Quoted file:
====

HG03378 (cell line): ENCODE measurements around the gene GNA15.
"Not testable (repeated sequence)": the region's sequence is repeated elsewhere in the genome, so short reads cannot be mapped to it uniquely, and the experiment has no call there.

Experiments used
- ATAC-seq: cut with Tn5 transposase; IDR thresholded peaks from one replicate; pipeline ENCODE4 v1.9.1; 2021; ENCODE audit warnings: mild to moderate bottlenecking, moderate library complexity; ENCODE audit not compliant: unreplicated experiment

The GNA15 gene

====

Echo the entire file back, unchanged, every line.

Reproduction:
HG03378 (cell line): ENCODE measurements around the gene GNA15.
"Not testable (repeated sequence)": the region's sequence is repeated elsewhere in the genome, so short reads cannot be mapped to it uniquely, and the experiment has no call there.

Experiments used
- ATAC-seq: cut with Tn5 transposase; IDR thresholded peaks from one replicate; pipeline ENCODE4 v1.9.1; 2021; ENCODE audit warnings: mild to moderate bottlenecking, moderate library complexity; ENCODE audit not compliant: unreplicated experiment

The GNA15 gene